Its not just artistic and indeed the process of applying the paint on the wall is a very small part of the job at hand. When recreating the stencilled frieze on the ceiling at Ault Wharrie my hardest task was to get the stencil plate to stick on the ceiling… gravity being there to make my last very difficult. But it is so rewarding to see the job complete knowing the client will be looking at this frieze for the years to come.
My very favourite room at Ault Wharrie is the seating room on the side of the house. Just around from the old Billiard Room this is a room full of lightness with walls lined of an almond green hessian wall paper and decorated above the picture rail and on the ceiling with the most exquisite stencilled roses. But the ceiling is just so very magical. To restore this room though we had to put some serious team-work together… Restorers to uncover some traces of yesterday… A wood specialist to restore the panelling to their original splendour, A glass man to rebuilt windows like only Victorians could put together, myself off course to re-create the stencilled scheme. A client to sponsor the lot. The end result is magical.
But that was yesterday… I am moving upstairs to the master bedroom where I will be using a great design from one of Miss Cranston’s tea room design in Glasgow.
I have to pinch myself regularly to make sure I don’t wake up in a dream. This project has something of a surreal quality.
But i feel i have finally found the Perfect team work … Architect design patron makers … I can not wait to see the finish product
3 thoughts on “Ault Wharrie ! A very enjoyable job indeed ! Team work is essential for a great achievement !”
Your work must be so rewarding and undertaken with such care. I have a special interest in the work you are doing or have completed (?) at Ault Wharrie. It was my grandparents’ home and I remember my dad talking about ‘the green room’ and ‘the blue room’ – there were many rooms and different colours. My aunt, the only surviving relative, remembers her mother’s writing room. I remember from long ago visits the dining room/hall and stained glass insets in doors. By this time my grandparents had sold Ault Wharrie and it had become a Masonic Home for the elderly. There must have been many over paintings and alterations over the years. The exterior has never appealed to me, but, the interior was a different story altogether, with many treasures. How wonderful that you have been able to restore some of them.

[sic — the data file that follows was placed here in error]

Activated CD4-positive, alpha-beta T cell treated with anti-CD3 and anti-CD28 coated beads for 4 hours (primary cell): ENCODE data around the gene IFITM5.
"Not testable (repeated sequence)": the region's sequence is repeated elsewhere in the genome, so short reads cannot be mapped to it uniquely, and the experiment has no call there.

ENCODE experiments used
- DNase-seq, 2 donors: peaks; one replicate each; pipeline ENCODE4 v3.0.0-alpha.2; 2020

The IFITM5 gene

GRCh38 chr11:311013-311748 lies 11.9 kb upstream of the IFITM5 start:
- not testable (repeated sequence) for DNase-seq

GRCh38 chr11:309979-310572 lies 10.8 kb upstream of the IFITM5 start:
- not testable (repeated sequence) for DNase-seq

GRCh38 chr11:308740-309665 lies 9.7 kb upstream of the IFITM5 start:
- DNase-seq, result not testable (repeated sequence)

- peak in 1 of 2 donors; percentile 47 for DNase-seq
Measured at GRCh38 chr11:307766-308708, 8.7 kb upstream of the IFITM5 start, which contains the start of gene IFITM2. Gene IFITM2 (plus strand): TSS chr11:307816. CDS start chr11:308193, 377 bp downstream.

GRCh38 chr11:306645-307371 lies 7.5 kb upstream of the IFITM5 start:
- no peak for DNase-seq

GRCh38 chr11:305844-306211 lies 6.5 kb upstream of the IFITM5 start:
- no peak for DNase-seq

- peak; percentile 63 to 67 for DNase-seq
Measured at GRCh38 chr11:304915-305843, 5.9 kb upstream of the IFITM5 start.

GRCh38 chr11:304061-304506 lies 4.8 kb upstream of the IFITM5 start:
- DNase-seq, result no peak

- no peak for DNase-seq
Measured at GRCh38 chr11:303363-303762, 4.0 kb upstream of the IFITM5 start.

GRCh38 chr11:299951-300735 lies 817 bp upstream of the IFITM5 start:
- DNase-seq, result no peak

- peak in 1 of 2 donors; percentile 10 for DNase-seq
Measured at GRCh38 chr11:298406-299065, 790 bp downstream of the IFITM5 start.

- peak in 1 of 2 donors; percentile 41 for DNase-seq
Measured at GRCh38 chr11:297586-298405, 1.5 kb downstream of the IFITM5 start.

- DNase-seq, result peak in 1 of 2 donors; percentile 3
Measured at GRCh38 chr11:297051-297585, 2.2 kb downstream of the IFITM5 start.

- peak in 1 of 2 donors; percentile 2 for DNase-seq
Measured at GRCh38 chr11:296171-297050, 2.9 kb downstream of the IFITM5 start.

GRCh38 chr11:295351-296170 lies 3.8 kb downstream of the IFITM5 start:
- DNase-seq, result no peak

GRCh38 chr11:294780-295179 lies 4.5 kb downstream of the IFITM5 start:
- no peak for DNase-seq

LikeLiked by 2 people
I wasn’t sure that you would see my comment. Happy that you did. Would it be possible to get further updates on Ault Wharrie’s restoration? I would like to know for myself, and for my aunt.
It is very nice to hear from you, and yes you are right it is a very interesting job I feel very blessed to be able to work in this building and that for the past year. The refurbishment is not complete but I have spoken to the owner this afternoon and they would be very keen to be in touch with you as there is very little archive for Ault Wharrie any decision is difficult to make because of the lack of information. We were wondering from which family you belonged, there seem to have been three owners before the Masons took it over. Would you be whiling to engage in a mail exchange? That would be a good way for me to connect you with the new owners who are keen to hear from you and your aunt. If yes please email me on firstname.lastname@example.org have a lovely week end.
Comments are closed.